For those into chemistry, Baking soda is NaHCO3, where washing soda is Na2CO3. Chemically, they are very similar and all the needs to change the chemical composition is just a little heat. Just as a little heat can change H2O into its separate components, Hydrogen, and Oxygen, but cool it down and the molecules bond back together.
Steps to take
So, pretty easy, to change baking soda into washing soda, easy as 1, 2, 3.
- Preheat your oven to 400 degrees Fahrenheit (or 200 degrees Celsius)
- Spread out the baking soda on a cookie sheet in a thin layer
- Bake for approximately 30 minutes
- Stir every 5 – 7 minutes
- Remove and cool
The appearance of the soda will change. It will look more dull, not as shiny and crystallized as before. It will be drier, which means it won’t want to clump as much. It helps to compare the before and after and you will see a subtle difference.
General Preparations Before Cleaning
Now that you have a number of recipes to use to clean with, you want to be prepared to clean, and that means preparing any areas you plan to clean.
Before using a pressure washer on your car, you must prepare it, just like you would prepare it if you took it to the car wash. Essentially, any precautions you would take before running your car through the car wash, you should take now like removing any easily damaged decorations.
Make sure that the engine is off and the car is parked, preferably on a flat or level surface. Soap can make the ground slippery, so be sure you are also wearing non skid shoes as well. Bare feet can slide very easily.
Make sure your windows are up, and the engine is cooled down. Checking your fluids and refilling any at this time would be a good opportunity to get some easy car maintenance out of the way and be able to wash away any spills from your driveway before they become stains.
Make sure that there are no pets bouncing around that would accidentally get hit either with the spray from the pressure washer or chemicals, and the same goes for younger children as well.
Clean the area first. Garbage can, ashtrays, glasses, or soda cans should be taken care of first. Anything that is fragile should be removed. Ensure that no one left electronics laying around, and small items like keys should be picked up and put away.
Many people overlook the advantages of plain old hot water. You can remove a lot of dirt and grime just by spraying or cleaning with hot water first. Now, being able to use a pressure washer with hot water may be an issue, but just dumping hot water on some areas that look like they may be an issue to clean may help to loosen the dirt for you, if it doesn’t clean it nearly entirely.
So just a bucket of hot water may be enough to loosen the dirt in some areas easily. Take precautions though, plants do not like hot water, and it could damage or kill them if care is not taken. This includes flowers, gardens, or even grass in the area.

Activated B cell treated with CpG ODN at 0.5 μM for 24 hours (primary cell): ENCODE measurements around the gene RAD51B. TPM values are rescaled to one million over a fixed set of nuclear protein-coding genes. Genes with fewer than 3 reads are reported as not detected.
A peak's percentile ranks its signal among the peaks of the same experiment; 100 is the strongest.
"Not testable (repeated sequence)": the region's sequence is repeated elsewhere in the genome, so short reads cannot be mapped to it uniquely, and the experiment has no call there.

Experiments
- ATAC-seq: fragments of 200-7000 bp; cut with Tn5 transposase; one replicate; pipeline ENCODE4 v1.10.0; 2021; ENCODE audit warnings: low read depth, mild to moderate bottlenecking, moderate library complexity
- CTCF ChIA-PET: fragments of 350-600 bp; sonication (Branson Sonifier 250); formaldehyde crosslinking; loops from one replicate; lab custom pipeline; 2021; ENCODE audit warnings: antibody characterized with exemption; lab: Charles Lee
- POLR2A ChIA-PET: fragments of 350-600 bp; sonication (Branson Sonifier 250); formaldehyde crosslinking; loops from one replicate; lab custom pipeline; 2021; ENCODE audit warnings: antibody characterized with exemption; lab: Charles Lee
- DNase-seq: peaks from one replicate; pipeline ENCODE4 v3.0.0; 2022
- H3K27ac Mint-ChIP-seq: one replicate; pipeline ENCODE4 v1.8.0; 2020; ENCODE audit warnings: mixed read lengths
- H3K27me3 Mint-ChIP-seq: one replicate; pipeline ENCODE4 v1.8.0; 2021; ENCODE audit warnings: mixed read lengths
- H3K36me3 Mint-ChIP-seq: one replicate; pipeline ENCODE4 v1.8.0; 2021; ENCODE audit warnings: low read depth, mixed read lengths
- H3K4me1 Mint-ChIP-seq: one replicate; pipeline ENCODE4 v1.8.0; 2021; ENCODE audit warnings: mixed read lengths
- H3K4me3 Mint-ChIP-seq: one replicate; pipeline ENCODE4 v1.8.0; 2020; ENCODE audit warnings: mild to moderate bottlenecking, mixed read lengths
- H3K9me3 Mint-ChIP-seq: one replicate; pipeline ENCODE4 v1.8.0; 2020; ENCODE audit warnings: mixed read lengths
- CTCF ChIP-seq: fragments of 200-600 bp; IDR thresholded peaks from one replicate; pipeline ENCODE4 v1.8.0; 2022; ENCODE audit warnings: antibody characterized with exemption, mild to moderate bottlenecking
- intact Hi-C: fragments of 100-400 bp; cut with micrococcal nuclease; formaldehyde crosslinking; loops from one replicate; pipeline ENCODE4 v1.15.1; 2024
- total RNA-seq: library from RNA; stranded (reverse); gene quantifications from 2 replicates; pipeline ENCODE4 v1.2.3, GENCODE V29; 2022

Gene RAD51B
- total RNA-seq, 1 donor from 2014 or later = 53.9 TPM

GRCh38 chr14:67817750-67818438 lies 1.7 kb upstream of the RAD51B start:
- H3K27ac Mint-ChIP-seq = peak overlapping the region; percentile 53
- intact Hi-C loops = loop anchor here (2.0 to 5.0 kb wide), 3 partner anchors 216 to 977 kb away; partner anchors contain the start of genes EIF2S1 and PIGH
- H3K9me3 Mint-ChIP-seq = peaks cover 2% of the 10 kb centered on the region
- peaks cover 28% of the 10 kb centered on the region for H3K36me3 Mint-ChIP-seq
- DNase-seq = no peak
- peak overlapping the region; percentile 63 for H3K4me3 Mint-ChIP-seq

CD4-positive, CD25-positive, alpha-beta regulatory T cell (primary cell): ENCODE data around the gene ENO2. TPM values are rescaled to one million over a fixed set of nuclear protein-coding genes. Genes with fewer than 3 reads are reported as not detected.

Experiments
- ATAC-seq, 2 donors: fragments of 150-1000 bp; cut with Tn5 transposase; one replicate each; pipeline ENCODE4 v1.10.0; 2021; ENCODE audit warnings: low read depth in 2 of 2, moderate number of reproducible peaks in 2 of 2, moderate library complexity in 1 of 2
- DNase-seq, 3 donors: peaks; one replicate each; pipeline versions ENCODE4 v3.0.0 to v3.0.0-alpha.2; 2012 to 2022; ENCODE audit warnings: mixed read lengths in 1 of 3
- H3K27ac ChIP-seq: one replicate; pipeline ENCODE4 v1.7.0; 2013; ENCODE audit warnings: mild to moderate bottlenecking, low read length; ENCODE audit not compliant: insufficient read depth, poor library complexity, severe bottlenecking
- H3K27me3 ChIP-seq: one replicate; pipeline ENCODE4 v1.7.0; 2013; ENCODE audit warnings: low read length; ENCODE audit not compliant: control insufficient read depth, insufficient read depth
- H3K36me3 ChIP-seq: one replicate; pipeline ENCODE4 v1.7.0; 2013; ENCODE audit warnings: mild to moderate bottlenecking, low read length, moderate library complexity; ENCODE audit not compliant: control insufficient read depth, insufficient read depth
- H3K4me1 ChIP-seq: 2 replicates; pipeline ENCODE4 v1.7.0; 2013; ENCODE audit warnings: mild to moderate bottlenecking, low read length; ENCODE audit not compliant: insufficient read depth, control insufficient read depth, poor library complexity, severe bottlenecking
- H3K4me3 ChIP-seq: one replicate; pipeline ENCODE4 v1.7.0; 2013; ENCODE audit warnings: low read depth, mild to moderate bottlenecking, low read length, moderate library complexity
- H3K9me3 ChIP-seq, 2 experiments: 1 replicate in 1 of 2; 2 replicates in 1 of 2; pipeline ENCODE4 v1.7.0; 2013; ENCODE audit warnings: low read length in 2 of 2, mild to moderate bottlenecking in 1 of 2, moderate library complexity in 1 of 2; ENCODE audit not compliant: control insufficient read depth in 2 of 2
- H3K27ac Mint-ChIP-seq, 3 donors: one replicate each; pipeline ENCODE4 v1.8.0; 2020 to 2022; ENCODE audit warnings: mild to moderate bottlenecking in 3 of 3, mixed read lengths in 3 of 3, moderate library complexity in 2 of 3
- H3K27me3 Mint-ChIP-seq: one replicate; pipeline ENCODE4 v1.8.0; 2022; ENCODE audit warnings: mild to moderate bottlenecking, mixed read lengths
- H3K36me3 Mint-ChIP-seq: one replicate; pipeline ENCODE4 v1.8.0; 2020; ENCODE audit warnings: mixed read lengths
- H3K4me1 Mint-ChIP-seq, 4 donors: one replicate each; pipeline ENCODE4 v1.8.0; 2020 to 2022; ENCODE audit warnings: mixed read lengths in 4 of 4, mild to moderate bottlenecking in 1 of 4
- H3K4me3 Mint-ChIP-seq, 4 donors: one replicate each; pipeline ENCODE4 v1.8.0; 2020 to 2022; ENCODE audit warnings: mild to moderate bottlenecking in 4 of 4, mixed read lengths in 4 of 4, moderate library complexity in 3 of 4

Most of these recipes should be mixed in a well ventilated area because of fumes.
When mixing and using these recipes, please take personal precautions such as wearing eye protection and gloves, especially with anything that uses bleach.
Even in 100-degree heat, it might feel nice to wash things barefoot. To avoid hurting yourself with the pressure washer or the chemicals used in your detergent, wear foot wear that covers your foot. While chemical burns may be a minimal risk, it is still a risk, and it is painfully easy to hit your foot with the spray of a pressure washer, which does not feel good.
Be sure to store any leftover solution in clearly marked containers out of the reach of household pets and children. Bleach can be caustic, meaning acid like, and can be very dangerous if swallowed. Contact your local poison control center if accidentally ingested.
Environmentally friendly does not mean non-toxic. Please exercise caution around children and animals when using these recipes. While things like vinegar won’t hurt a child or animal, many of the detergent ingredients will.
Pressure washer safety
Make sure to read the instruction manual that came with your pressure washer and follow all of the safety guidelines. Once you have experience with anything, including a pressure washer, some people tend to get a bit lax on safety, and this is when accidents happen. Always put safety first, not just that of your family, but yours as well.
Use basic personal safety when using a pressure washer. If the pressure is high enough or you are using a small enough nozzle, you can get seriously hurt. High pressure with a small nozzle can act just like a knife and can cause injuries severe enough to send you to the hospital.
Be aware of electricity and other hazards. Water and electricity do not mix, at least not in a good way. So be sure to cover outlets with plastic and remove lightbulbs and any other fragile items from the area you will be cleaning.
Make sure that any roaming pets (cats and dogs, chickens, etc.) are safely secured away from the area you are working in.